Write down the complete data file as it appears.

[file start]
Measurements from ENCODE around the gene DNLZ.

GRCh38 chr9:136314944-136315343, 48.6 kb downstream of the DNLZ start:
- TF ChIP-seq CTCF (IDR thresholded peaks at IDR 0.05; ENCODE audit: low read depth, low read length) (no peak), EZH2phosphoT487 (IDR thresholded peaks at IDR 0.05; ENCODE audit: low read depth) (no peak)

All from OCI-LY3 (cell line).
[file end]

Measurements from ENCODE around the gene DNLZ.

GRCh38 chr9:136314944-136315343, 48.6 kb downstream of the DNLZ start:
- TF ChIP-seq CTCF (IDR thresholded peaks at IDR 0.05; ENCODE audit: low read depth, low read length) (no peak), EZH2phosphoT487 (IDR thresholded peaks at IDR 0.05; ENCODE audit: low read depth) (no peak)

All from OCI-LY3 (cell line).